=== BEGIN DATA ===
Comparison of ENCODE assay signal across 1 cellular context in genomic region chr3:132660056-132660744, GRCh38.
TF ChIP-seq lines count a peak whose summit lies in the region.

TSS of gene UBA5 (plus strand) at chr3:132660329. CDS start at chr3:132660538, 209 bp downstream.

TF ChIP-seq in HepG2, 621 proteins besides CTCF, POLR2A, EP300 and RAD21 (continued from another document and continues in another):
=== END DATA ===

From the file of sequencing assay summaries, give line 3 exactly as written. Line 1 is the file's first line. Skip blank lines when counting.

TSS of gene UBA5 (plus strand) at chr3:132660329. CDS start at chr3:132660538, 209 bp downstream.